Also found in: Legal, Financial.
a subjective civil right; a variety of property rights. The subject matter of a real right is the thing in specie—that is, the thing that possesses special features characteristic of it alone.
A real right ensures the owner the opportunity to exert direct influence on an article: he does not require the actions of anyone else in order to possess, use, or dispose of an article. A real right belongs to the category of absolute rights. This means that as opposed to the subject of a real right there is an indeterminate number of persons who are obligated not to obstruct the exercise of the subject’s right. This obligation always consists of abstention from actions that prevent the implementation of the real right. In Soviet law, a real right includes the right of property, the right of-effective management, and the right of undisputed use of land. The content and all the forms of a real right are determined by the socialist relations of production prevailing in the USSR. A real right enjoys absolute protection; it is safeguarded by means of real actions aimed at the return or acquisition of a thing. A real right may also be safeguarded by bringing an action for dam-ages if an article is destroyed and cannot be restored in kind. Elements of real rights also characterize other forms of subjective civil rights, including liens and other relationships of the law of obligations (renting, storage, and so forth).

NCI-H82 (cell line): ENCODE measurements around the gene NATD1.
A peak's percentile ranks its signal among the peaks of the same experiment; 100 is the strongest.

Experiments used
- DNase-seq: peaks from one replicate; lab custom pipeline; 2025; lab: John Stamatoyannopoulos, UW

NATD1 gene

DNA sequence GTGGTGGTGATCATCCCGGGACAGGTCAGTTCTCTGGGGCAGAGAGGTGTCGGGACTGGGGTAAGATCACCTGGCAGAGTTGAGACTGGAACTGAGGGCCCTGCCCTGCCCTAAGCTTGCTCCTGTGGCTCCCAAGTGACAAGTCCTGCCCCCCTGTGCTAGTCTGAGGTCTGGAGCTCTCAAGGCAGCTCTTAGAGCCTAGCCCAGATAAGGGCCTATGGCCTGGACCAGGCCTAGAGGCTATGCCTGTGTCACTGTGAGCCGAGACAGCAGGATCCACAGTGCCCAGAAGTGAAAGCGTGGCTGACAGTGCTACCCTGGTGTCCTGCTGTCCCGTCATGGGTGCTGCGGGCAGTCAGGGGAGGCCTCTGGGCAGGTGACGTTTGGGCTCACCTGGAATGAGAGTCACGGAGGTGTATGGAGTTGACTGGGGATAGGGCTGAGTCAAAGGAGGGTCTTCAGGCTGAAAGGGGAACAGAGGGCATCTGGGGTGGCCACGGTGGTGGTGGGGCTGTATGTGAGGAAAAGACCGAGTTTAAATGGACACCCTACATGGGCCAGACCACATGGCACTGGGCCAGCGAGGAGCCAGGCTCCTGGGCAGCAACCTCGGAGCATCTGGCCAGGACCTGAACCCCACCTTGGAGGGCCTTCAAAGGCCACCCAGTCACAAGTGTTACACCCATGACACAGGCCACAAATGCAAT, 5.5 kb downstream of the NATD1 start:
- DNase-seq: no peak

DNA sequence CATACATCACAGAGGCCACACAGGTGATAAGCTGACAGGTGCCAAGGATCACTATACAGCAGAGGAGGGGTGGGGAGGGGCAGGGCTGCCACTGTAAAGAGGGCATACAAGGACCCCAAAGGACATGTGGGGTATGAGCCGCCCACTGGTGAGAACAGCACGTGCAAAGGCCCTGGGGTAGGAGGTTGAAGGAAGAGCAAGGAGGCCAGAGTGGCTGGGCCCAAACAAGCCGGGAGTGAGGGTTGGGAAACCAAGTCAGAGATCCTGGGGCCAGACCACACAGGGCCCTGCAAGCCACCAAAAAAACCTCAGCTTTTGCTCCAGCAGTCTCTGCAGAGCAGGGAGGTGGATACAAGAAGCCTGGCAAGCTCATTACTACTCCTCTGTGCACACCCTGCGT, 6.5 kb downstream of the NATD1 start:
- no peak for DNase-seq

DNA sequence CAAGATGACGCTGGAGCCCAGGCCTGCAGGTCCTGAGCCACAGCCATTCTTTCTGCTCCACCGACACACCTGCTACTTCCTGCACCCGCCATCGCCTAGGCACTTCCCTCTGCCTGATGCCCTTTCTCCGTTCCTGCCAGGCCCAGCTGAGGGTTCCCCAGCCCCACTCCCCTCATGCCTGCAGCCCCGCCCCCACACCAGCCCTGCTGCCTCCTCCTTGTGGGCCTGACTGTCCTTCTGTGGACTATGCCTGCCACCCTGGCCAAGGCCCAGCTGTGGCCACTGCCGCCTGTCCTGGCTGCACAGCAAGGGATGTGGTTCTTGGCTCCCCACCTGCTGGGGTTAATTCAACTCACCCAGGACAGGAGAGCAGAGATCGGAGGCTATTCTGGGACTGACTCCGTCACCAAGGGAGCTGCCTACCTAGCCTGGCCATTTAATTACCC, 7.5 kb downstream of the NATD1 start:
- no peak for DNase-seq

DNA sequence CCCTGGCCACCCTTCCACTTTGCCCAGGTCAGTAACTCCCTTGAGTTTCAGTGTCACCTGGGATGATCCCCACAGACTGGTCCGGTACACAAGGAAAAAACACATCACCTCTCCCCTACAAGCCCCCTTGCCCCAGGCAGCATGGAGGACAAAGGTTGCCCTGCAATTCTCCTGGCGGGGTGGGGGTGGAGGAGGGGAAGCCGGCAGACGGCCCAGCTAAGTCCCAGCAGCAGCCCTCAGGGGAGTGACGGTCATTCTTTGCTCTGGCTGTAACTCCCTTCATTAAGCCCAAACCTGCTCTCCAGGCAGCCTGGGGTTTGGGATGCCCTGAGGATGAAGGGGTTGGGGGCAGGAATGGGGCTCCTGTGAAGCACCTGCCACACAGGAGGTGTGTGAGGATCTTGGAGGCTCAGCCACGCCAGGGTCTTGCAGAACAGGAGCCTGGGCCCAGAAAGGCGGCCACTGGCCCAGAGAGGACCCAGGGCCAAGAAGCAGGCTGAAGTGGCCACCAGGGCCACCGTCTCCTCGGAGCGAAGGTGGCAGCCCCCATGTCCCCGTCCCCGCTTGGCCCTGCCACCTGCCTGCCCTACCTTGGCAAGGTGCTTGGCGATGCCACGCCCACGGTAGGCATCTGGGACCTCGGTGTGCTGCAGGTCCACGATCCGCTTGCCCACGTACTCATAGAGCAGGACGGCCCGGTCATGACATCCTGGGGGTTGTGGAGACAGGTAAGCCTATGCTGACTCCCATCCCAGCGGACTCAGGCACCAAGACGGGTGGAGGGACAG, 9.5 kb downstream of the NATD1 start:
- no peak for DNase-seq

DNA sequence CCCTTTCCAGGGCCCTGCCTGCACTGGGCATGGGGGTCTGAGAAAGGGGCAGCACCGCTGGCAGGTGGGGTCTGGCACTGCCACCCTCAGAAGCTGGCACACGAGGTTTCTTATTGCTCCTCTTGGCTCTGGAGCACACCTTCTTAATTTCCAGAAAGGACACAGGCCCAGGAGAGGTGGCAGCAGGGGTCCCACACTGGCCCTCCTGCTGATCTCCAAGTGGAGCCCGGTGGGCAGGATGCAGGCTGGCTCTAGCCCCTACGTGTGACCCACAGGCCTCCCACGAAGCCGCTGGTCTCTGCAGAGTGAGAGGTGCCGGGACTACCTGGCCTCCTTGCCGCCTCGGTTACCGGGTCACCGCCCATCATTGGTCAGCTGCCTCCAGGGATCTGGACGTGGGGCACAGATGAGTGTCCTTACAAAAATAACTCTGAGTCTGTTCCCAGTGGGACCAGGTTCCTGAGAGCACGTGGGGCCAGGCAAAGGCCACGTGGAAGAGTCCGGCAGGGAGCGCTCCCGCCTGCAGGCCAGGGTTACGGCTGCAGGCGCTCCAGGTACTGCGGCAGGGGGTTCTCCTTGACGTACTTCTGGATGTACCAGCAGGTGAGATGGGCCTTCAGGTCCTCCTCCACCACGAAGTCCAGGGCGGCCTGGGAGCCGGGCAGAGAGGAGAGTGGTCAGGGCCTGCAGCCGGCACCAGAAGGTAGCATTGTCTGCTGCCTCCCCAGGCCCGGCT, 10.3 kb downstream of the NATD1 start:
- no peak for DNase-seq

In the civil law of bourgeois states, there are several forms of a real right, the most important of which is the right of property. In addition, a real right includes the right to use another’s property and extract income from it—the so-called usufruct (France, Italy, and the Federal Republic of Ger-many [FRG]); easements—for example, the right of passage through another person’s plot of land (France, Italy, the FRG, and Japan); the right of lien on movable or immovable property (France, the FRG, Great Britain, the USA, and Japan); the building lease (the FRG) and, similar to this institution, the concept of superficies in the law of Italy and Japan, where there is also a real right of engaging in agriculture on a plot of land belonging to another person (emphyteusis); and estate service (the FRG)—the right to periodic payments in money or kind for a given plot of land. All these real rights may arise as a result of a contract concluded by the owner or on the basis of the will of a legator or a contract concluded by a previous owner of the property. In the civil law of Great Britain and the USA all forms of a real right, with the exception of the right of lien, are regarded as different kinds of the right of property.
REFERENCESGrazhdanskoe pravo. Moscow, 1969.
Grazhdanskoe i torgovoe pravo kapitalisticheskikh gosudarstv, part 3. Moscow, 1966. Pages 160-66.
A. M. BELIAEVA